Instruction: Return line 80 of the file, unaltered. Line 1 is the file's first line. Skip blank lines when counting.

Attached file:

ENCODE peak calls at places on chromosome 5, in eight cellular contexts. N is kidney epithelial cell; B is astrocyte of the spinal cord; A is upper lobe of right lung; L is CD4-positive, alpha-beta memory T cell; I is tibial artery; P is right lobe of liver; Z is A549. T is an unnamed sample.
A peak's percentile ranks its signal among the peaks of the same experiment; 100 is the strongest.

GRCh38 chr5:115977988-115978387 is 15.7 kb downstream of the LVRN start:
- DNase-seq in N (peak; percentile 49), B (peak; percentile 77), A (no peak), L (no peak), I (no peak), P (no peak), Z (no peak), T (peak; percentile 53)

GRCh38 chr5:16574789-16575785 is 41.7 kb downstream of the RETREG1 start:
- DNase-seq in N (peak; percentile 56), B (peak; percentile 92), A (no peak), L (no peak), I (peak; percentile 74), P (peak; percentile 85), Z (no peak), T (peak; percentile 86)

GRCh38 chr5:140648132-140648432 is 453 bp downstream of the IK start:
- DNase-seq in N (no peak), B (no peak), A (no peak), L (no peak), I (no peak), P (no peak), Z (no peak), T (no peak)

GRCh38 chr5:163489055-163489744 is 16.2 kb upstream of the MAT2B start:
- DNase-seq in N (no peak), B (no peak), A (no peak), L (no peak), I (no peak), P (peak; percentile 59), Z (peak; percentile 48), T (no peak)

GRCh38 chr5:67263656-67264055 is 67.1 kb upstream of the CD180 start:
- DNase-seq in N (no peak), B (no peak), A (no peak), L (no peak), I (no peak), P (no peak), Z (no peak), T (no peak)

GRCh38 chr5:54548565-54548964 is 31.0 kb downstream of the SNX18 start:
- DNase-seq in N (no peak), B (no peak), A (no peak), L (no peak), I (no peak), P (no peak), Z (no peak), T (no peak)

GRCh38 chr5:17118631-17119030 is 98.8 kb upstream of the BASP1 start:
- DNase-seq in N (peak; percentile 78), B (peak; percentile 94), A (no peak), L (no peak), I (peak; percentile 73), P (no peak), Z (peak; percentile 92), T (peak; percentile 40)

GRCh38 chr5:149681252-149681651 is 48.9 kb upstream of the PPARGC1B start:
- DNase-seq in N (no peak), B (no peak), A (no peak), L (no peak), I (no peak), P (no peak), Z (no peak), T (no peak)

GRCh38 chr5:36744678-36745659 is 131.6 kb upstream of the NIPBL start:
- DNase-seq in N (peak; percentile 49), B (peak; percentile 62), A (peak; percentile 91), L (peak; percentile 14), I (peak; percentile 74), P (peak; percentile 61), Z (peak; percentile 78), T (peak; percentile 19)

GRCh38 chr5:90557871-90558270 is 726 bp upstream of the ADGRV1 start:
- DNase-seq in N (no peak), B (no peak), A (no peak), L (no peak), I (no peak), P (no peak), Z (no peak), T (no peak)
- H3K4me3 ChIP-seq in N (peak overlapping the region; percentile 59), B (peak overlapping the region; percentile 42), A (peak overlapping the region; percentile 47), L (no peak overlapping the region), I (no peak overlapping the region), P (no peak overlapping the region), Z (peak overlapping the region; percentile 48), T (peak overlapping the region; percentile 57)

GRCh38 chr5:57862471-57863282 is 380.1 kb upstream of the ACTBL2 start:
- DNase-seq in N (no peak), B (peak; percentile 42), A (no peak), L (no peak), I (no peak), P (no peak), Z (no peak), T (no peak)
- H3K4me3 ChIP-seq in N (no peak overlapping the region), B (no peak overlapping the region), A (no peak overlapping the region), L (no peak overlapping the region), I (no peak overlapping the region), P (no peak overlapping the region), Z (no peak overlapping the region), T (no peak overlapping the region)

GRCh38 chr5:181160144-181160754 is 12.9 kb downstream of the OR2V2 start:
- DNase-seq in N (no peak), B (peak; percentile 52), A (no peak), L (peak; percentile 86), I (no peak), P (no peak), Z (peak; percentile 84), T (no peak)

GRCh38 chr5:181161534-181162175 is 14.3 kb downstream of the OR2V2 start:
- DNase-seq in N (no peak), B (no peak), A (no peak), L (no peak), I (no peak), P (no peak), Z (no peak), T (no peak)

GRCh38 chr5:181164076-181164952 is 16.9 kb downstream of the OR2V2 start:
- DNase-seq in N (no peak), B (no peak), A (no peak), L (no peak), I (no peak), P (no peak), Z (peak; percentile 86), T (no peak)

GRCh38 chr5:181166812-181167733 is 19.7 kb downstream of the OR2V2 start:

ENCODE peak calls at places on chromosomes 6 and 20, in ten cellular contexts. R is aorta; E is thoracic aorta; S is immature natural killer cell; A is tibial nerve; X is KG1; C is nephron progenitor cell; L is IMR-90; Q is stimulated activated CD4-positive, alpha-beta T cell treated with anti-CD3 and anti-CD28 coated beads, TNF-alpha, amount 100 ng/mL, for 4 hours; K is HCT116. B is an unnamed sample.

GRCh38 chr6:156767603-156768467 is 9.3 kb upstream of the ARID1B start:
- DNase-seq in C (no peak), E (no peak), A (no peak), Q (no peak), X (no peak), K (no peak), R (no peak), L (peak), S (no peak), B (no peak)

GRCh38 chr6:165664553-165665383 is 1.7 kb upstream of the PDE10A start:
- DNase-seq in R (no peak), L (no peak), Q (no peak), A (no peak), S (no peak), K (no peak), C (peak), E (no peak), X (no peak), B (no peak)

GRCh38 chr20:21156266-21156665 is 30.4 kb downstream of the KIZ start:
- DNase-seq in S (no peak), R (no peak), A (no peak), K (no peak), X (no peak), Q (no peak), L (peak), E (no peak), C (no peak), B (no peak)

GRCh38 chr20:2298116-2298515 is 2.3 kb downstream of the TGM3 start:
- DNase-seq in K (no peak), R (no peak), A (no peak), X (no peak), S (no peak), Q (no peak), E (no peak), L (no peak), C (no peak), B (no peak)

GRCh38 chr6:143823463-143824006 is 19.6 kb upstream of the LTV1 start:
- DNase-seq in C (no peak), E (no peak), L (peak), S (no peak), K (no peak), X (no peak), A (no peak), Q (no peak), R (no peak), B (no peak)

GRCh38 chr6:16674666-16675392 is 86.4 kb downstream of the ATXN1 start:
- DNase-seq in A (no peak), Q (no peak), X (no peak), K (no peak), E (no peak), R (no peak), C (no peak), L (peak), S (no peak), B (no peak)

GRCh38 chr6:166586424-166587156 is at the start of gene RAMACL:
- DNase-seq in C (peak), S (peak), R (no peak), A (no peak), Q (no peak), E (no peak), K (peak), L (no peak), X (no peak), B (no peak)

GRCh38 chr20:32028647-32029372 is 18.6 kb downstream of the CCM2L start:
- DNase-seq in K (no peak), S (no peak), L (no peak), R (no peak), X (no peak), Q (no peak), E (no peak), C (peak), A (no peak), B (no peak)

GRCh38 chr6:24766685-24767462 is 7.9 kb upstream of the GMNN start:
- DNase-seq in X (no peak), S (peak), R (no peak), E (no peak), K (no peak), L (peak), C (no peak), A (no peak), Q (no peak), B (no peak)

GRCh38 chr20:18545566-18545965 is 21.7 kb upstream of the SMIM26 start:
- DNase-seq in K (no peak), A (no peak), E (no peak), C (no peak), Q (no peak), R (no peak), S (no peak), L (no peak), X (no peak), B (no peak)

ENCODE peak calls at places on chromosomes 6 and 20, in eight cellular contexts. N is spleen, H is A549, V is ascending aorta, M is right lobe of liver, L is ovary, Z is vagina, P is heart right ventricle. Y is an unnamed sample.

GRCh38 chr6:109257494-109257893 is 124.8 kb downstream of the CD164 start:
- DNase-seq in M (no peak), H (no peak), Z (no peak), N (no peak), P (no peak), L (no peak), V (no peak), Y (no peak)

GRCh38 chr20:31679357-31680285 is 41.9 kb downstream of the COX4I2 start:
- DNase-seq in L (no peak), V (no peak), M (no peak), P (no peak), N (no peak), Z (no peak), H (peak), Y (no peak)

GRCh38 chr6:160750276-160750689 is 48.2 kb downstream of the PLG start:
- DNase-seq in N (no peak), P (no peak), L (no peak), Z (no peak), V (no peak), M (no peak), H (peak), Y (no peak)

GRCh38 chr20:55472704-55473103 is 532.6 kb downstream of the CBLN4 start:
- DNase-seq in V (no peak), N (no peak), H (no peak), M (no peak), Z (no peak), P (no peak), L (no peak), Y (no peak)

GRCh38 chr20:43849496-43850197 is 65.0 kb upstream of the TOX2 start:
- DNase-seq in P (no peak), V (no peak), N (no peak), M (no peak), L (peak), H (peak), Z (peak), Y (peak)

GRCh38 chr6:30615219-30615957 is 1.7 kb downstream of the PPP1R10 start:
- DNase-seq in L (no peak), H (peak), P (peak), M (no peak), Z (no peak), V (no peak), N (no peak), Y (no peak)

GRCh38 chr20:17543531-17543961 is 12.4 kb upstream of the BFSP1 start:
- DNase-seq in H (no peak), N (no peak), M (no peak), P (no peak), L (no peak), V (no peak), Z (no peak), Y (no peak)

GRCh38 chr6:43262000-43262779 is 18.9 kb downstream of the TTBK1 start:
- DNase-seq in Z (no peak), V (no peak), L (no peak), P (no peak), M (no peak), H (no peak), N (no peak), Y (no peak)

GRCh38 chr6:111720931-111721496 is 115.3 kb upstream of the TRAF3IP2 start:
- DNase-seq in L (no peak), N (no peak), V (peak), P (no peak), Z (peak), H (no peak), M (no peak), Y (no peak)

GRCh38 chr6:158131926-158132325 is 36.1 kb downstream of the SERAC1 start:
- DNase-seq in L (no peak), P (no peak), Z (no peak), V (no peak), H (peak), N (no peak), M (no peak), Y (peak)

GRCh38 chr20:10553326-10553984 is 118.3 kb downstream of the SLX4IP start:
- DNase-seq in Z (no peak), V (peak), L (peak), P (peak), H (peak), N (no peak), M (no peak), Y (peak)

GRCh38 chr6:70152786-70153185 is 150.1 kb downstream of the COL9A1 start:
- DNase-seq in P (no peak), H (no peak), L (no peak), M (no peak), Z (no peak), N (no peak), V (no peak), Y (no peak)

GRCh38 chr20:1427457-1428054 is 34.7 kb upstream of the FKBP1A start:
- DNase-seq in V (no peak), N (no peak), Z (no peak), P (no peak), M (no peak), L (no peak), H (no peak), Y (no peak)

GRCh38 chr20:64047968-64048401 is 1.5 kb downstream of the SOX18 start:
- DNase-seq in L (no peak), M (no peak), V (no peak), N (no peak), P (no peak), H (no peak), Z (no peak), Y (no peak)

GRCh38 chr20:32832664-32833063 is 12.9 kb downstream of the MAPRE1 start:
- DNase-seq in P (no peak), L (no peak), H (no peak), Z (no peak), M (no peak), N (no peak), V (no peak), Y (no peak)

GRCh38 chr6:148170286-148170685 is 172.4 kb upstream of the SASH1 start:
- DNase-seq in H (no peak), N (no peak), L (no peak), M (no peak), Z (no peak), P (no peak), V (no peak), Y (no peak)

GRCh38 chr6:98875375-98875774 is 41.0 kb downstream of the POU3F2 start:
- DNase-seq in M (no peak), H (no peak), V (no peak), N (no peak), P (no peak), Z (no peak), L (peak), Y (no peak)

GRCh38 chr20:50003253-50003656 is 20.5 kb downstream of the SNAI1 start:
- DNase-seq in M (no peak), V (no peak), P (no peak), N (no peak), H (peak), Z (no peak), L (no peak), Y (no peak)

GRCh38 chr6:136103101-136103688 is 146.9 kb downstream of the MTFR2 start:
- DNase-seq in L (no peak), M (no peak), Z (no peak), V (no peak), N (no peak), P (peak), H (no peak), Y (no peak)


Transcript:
GRCh38 chr20:1427457-1428054 is 34.7 kb upstream of the FKBP1A start: